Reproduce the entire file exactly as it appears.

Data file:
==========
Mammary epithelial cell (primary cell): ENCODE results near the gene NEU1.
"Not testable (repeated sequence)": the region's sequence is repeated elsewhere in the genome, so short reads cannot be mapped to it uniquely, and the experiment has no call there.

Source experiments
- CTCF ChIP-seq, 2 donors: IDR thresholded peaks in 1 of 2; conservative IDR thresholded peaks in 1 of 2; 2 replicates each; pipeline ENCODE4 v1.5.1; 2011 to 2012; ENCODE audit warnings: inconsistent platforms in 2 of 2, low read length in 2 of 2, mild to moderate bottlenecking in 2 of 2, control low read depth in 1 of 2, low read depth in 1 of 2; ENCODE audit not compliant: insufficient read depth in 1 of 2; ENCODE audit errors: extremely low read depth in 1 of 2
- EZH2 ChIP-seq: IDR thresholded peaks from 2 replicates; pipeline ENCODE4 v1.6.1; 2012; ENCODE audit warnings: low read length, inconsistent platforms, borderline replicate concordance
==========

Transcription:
Mammary epithelial cell (primary cell): ENCODE results near the gene NEU1.
"Not testable (repeated sequence)": the region's sequence is repeated elsewhere in the genome, so short reads cannot be mapped to it uniquely, and the experiment has no call there.

Source experiments
- CTCF ChIP-seq, 2 donors: IDR thresholded peaks in 1 of 2; conservative IDR thresholded peaks in 1 of 2; 2 replicates each; pipeline ENCODE4 v1.5.1; 2011 to 2012; ENCODE audit warnings: inconsistent platforms in 2 of 2, low read length in 2 of 2, mild to moderate bottlenecking in 2 of 2, control low read depth in 1 of 2, low read depth in 1 of 2; ENCODE audit not compliant: insufficient read depth in 1 of 2; ENCODE audit errors: extremely low read depth in 1 of 2
- EZH2 ChIP-seq: IDR thresholded peaks from 2 replicates; pipeline ENCODE4 v1.6.1; 2012; ENCODE audit warnings: low read length, inconsistent platforms, borderline replicate concordance